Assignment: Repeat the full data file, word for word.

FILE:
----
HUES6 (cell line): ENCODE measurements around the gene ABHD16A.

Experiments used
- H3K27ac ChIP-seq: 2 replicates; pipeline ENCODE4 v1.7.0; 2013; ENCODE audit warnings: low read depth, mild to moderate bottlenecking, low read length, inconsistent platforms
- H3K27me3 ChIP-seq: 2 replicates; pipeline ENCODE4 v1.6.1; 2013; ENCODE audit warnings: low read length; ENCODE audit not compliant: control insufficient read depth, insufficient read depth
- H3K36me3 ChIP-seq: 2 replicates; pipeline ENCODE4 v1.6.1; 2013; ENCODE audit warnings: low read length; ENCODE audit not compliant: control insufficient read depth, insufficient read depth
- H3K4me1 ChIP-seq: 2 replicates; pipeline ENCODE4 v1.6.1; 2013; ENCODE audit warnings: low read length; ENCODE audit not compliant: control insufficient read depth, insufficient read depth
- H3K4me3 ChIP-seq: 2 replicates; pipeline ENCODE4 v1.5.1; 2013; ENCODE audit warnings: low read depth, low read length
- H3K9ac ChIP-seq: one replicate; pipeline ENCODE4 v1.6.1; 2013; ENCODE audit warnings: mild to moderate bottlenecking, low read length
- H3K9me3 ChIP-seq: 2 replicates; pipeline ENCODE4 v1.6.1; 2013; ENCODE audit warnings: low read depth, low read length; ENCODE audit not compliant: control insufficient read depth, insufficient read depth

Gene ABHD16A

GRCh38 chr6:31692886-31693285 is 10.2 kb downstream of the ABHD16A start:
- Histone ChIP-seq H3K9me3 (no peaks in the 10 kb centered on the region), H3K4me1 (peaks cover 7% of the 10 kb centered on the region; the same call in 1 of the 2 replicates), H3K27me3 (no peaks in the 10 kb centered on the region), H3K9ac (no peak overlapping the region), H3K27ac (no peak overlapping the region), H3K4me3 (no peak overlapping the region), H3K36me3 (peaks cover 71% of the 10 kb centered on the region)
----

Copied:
HUES6 (cell line): ENCODE measurements around the gene ABHD16A.

Experiments used
- H3K27ac ChIP-seq: 2 replicates; pipeline ENCODE4 v1.7.0; 2013; ENCODE audit warnings: low read depth, mild to moderate bottlenecking, low read length, inconsistent platforms
- H3K27me3 ChIP-seq: 2 replicates; pipeline ENCODE4 v1.6.1; 2013; ENCODE audit warnings: low read length; ENCODE audit not compliant: control insufficient read depth, insufficient read depth
- H3K36me3 ChIP-seq: 2 replicates; pipeline ENCODE4 v1.6.1; 2013; ENCODE audit warnings: low read length; ENCODE audit not compliant: control insufficient read depth, insufficient read depth
- H3K4me1 ChIP-seq: 2 replicates; pipeline ENCODE4 v1.6.1; 2013; ENCODE audit warnings: low read length; ENCODE audit not compliant: control insufficient read depth, insufficient read depth
- H3K4me3 ChIP-seq: 2 replicates; pipeline ENCODE4 v1.5.1; 2013; ENCODE audit warnings: low read depth, low read length
- H3K9ac ChIP-seq: one replicate; pipeline ENCODE4 v1.6.1; 2013; ENCODE audit warnings: mild to moderate bottlenecking, low read length
- H3K9me3 ChIP-seq: 2 replicates; pipeline ENCODE4 v1.6.1; 2013; ENCODE audit warnings: low read depth, low read length; ENCODE audit not compliant: control insufficient read depth, insufficient read depth

Gene ABHD16A

GRCh38 chr6:31692886-31693285 is 10.2 kb downstream of the ABHD16A start:
- Histone ChIP-seq H3K9me3 (no peaks in the 10 kb centered on the region), H3K4me1 (peaks cover 7% of the 10 kb centered on the region; the same call in 1 of the 2 replicates), H3K27me3 (no peaks in the 10 kb centered on the region), H3K9ac (no peak overlapping the region), H3K27ac (no peak overlapping the region), H3K4me3 (no peak overlapping the region), H3K36me3 (peaks cover 71% of the 10 kb centered on the region)